<label>
Other data:
<input type="text" ng-model="user.data" />
</label><br />
</form>
<pre>user.name = <span ng-bind="user.name"></span></pre>
</div>
<script>
app.controller('CompaniesAllController', ['$scope',  function ($scope) {
$scope.user = {
name: "brian ",
data: "some data"
};

$scope.watch("user.name", function(){
//some http request
});
</script>

The less used attribute is getterSetter. It determines whether the functions related to ngModel should be treated as getters / setters.

The following example shows us how to use this option.

<div ng-controller="ExampleController">
<form name="userForm">
<label>
Name:
<input type="text" name="userName"
ng-model="user.name"
ng-model-options="{ getterSetter: true }" />
</label>
</form>
<pre>user.name = <span ng-bind="user.name()"></span></pre>
</div>
<script>
angular.module('getterSetterExample', [])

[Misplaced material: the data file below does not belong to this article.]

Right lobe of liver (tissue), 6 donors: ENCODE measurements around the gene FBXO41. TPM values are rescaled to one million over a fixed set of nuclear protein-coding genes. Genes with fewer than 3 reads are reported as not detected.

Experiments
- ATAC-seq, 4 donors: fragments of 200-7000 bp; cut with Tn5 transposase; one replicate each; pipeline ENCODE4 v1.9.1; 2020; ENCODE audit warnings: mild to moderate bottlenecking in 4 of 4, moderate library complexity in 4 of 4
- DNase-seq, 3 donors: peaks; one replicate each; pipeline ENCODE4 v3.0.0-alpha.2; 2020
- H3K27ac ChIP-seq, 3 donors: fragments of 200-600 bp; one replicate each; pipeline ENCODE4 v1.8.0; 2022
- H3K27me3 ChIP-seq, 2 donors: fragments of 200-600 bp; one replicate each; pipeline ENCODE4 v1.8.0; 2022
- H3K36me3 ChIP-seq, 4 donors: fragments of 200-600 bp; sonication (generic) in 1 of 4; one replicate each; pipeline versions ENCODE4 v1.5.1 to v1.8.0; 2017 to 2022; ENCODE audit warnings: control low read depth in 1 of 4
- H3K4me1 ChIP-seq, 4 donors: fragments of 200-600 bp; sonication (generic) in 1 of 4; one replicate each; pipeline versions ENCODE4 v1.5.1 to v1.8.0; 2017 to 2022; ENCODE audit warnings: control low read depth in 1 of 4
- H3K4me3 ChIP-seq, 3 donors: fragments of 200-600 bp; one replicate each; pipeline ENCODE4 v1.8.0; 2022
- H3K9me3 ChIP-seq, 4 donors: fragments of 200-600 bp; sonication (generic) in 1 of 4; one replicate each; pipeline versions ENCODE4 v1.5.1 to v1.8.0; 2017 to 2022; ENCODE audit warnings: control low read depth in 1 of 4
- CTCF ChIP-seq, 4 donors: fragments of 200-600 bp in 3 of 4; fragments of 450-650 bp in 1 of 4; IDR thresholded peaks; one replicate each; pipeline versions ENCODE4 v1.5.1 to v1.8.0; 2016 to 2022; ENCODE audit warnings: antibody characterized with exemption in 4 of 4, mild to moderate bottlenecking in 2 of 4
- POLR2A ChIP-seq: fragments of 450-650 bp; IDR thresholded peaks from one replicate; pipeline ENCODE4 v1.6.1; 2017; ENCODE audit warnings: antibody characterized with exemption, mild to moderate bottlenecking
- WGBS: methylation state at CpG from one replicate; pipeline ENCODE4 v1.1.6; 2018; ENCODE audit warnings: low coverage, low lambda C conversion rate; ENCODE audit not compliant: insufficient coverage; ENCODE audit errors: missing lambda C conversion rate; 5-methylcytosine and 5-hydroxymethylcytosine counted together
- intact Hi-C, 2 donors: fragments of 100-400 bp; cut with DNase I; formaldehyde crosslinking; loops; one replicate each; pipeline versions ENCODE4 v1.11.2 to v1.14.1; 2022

.controller('ExampleController', ['$scope', function($scope) {
var _name = 'Brian';
$scope.user = {
name: function(newName) {
return angular.isDefined(newName) ? (_name = newName) : _name;
}
};
}]);
</script>

"Timezone" specifies which time zone to use when working with the Date object.

It understands UTC / GMT and continental reductions in US time zones. Also, you can use the time zone offset, for example, "+0430" (4 hours, 30 minutes east of the Greenwich meridian). If not specified, the time zone used in the browser will be used.

<body ng-controller="MainCtrl">
<p>Hello {{name}}!</p>
{{dateModel}}
<input type="date" ng-model="dateModel" ng-model-options="{timezone: '-0100'}" />
</body>

"AllowInvalid" is a boolean value that determines whether a binding to a non-valid value will be performed. In case if the value is true and you try to enter a non-valid value in the field, it will be equal to an empty string instead of undefined. This can be convenient in the case when we want to ensure ourselves in case we suddenly get a non-valid value, and we don’t want to send the value undefined to the server. This option is used extremely rarely.